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Consumer electronics is a seemingly inexhaustible source of innovation and revenue. And televisions are about to undergo a major breakthrough with organic light-emitting diodes (OLEDs) in thinner and lighter displays thanks to the magic of plastics. In the OLED revolution, innovative polymers will replace light-emitting diode (LED) backlights and liquid-crystal displays (LCD), making a new generation of products possible.
This is all on account of the synergistic coupling of innovation between the chemical and electronics industries. But while consumers cheer, many chemical companies devoted to older technologies may suffer.
For both industries to benefit from the development of new technologies, they will need a more holistic view of how they create and deliver products.
The problem for both the chemical and the electronics segments is that in a big world, companies often have a myopic view of business. They focus on their own value chain—from suppliers to distributors to end customers.
However, isolating the plastics and electronics supply chains from one another assumes that changes in one business have no effect on the other. It's an unrealistic view, given how many types of common products depend on operations and innovation of both areas. A phone hitting the market without a case, or a display, or a processor has no value.
Not only are the two dependent on each other, but they have the added challenge of working at different speeds.
The process from planning new chemicals capacity to actually establishing new plants can take five years or more. In electronics products, new models barely last a year and materials can become obsolete in easily less than five years.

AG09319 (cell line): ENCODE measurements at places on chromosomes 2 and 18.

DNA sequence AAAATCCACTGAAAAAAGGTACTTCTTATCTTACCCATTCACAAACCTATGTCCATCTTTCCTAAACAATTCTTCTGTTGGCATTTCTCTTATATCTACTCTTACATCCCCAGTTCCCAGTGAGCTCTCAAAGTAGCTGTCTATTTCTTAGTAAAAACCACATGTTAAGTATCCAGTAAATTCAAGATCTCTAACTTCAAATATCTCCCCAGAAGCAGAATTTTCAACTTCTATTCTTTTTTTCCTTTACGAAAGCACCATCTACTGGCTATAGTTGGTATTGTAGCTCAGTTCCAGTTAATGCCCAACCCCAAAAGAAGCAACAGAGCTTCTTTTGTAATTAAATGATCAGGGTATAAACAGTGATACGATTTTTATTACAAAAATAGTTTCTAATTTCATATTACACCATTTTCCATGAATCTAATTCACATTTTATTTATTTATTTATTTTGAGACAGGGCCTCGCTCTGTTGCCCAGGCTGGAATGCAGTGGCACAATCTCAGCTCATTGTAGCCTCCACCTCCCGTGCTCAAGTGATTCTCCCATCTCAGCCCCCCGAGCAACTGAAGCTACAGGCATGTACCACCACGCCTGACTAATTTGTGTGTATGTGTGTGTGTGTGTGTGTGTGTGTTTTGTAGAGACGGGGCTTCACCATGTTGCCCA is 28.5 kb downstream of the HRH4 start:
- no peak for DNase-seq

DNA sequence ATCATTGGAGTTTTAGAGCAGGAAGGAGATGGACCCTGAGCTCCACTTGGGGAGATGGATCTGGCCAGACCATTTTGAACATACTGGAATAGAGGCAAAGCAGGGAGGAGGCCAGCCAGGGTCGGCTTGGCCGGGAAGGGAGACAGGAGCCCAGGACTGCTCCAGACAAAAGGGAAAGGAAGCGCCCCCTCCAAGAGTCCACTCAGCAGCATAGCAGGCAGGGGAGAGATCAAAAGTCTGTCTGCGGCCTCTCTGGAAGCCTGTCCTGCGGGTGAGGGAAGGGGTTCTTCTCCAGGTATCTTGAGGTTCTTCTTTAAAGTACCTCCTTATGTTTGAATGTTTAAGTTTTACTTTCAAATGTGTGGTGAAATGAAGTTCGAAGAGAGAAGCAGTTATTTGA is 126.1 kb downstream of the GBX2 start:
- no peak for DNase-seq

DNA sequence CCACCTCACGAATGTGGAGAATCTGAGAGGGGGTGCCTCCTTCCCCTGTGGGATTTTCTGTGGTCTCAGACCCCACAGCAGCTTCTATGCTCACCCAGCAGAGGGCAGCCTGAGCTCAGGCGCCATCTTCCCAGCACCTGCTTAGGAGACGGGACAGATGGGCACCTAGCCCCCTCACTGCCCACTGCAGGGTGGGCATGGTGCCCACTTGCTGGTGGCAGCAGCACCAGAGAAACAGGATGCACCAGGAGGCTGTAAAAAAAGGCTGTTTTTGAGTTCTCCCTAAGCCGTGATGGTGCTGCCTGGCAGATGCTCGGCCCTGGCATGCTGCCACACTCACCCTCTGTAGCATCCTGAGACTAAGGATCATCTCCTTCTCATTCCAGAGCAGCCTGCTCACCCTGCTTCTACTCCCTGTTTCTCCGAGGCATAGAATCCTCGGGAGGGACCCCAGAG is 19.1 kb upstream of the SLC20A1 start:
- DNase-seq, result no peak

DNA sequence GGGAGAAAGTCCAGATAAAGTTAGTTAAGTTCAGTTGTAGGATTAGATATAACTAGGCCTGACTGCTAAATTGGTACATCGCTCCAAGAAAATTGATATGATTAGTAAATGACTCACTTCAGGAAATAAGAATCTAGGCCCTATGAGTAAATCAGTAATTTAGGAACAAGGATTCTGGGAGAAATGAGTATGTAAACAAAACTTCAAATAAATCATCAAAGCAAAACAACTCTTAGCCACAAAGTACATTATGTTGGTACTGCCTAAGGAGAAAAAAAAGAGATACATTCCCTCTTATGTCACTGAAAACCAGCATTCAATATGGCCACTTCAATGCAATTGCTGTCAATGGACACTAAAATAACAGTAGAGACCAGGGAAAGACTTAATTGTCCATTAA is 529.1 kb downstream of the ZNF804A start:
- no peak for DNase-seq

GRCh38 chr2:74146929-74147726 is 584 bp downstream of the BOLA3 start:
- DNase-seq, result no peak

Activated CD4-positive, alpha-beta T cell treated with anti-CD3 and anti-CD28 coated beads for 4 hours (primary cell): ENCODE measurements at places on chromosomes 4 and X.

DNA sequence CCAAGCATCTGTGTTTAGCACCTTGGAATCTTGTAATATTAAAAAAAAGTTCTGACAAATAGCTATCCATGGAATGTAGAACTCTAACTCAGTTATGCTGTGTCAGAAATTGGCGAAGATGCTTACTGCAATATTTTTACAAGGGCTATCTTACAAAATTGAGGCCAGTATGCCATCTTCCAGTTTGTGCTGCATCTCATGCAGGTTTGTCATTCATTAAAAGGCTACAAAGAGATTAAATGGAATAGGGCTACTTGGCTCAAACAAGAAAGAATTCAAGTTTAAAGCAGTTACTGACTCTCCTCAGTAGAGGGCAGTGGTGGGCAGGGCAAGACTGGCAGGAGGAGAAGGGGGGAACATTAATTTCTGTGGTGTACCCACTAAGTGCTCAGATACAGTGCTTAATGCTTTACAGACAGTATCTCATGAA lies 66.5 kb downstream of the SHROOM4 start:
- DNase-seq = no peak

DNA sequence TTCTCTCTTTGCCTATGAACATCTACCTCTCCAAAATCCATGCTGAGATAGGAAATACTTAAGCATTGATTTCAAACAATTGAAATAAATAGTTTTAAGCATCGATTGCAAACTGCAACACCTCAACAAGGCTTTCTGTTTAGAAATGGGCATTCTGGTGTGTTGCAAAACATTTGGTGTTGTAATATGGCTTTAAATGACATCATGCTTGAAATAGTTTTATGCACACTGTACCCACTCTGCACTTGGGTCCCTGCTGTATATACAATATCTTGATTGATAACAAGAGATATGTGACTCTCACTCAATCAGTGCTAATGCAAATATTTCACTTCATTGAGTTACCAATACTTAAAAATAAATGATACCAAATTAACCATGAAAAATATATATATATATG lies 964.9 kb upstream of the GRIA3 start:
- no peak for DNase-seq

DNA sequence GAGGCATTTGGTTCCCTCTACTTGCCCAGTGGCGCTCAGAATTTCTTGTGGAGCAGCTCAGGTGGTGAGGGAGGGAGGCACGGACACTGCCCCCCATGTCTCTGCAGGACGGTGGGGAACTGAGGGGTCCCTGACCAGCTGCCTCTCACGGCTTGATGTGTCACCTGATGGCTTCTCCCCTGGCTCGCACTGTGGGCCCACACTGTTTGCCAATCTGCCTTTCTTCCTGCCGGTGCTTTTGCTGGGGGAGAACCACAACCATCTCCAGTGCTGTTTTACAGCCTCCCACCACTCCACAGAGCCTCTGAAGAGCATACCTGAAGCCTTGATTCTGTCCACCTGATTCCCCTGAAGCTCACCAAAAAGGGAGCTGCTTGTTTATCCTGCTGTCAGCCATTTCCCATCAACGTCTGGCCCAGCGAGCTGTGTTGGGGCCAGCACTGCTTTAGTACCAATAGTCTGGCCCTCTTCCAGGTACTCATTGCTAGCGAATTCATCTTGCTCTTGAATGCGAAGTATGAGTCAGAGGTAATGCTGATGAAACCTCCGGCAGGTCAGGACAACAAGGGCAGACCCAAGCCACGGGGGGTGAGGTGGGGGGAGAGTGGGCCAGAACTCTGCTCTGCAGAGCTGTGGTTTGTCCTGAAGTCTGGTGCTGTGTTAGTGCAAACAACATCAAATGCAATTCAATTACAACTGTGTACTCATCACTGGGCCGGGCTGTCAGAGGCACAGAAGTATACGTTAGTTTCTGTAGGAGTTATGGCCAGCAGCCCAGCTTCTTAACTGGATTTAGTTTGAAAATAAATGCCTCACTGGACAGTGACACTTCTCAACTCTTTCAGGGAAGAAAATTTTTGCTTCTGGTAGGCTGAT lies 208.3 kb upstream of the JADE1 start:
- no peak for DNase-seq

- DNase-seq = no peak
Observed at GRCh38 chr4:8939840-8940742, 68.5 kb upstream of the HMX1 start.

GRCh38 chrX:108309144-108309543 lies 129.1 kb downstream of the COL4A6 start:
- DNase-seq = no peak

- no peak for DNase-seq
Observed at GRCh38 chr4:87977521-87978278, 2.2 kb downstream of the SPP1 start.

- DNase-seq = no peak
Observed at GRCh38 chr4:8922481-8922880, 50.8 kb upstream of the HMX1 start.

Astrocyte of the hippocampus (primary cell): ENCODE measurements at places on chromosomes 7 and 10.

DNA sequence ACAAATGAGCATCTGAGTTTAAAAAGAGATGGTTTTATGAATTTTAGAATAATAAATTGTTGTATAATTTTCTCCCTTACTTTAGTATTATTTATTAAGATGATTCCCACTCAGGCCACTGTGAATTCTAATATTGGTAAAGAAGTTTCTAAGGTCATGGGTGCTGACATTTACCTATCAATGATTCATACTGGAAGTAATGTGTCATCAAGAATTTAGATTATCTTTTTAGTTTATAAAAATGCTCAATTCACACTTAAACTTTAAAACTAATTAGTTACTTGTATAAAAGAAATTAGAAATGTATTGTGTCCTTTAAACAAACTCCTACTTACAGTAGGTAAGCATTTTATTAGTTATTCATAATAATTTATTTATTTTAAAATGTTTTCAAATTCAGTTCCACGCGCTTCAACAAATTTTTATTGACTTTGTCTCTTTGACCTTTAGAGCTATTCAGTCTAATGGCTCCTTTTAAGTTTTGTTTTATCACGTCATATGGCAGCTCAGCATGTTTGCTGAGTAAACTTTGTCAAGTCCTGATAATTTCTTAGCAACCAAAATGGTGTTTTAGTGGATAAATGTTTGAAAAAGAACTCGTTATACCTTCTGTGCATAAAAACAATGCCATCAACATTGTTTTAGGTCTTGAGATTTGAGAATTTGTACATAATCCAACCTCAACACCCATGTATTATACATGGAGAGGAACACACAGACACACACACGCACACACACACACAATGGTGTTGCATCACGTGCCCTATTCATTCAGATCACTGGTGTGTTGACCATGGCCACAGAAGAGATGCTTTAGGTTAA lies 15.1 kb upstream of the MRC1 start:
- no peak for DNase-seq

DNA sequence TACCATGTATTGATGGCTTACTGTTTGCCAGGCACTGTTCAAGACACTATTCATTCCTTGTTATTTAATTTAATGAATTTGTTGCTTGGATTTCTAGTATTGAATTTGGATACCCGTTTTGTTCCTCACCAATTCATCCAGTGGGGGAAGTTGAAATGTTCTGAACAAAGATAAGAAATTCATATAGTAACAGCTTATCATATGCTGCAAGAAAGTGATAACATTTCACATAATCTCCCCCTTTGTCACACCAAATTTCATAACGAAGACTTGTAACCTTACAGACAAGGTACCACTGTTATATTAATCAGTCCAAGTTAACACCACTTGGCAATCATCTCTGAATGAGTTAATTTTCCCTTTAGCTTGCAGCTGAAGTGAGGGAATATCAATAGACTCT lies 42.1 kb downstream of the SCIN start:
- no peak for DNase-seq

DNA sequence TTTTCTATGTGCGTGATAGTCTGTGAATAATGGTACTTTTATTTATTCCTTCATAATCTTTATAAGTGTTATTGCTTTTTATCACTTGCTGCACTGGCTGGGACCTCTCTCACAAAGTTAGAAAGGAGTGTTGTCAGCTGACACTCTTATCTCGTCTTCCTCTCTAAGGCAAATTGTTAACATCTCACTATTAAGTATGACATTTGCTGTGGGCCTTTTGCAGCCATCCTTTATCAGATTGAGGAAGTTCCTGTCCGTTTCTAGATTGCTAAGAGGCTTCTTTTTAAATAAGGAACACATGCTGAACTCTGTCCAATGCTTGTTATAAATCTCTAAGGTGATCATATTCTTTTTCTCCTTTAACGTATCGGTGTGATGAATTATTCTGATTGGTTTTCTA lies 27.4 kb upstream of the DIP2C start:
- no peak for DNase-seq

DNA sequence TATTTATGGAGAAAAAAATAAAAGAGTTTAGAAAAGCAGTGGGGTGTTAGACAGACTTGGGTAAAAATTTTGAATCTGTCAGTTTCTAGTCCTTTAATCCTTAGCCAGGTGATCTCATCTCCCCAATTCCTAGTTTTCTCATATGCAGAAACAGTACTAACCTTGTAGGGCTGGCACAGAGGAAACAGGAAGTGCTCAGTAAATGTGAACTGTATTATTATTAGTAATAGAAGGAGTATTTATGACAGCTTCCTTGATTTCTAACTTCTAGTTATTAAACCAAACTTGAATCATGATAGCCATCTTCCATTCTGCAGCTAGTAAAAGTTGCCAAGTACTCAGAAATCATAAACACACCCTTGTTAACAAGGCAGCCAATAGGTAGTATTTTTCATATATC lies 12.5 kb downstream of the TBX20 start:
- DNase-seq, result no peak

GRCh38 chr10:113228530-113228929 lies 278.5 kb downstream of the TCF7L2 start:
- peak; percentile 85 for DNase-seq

The result is a disconnection between plastics supply and electronics demand. A consumer electronics company might decide today to shift manufacturing from outsourced Asian factories closer to customers because of increased transportation costs.
But chemical manufacturers may be incapable of making such changes as rapidly. The business calculations become even more difficult for individual companies as margins fall without guarantees of future success when the electronics industry, one of the largest application segments of plastics, is always looking for the next new thing.

For companies to succeed, managers must take a holistic view of their extended value chains. Executives should analyze which segments in the other industry are the best fits. Precisely matching market position and expertise to opportunity has become a critical decision. Leaders will need help from experts who can identify market disruptors. Only with a holistic view and specialized insight can companies stay ahead of their markets and succeed.
Don Bari is senior director and head of technology & analytics for IHS Chemical
Jagdish Rebello is senior director of cloud and computer electronics at IHS Technology
Posted December 5, 2014


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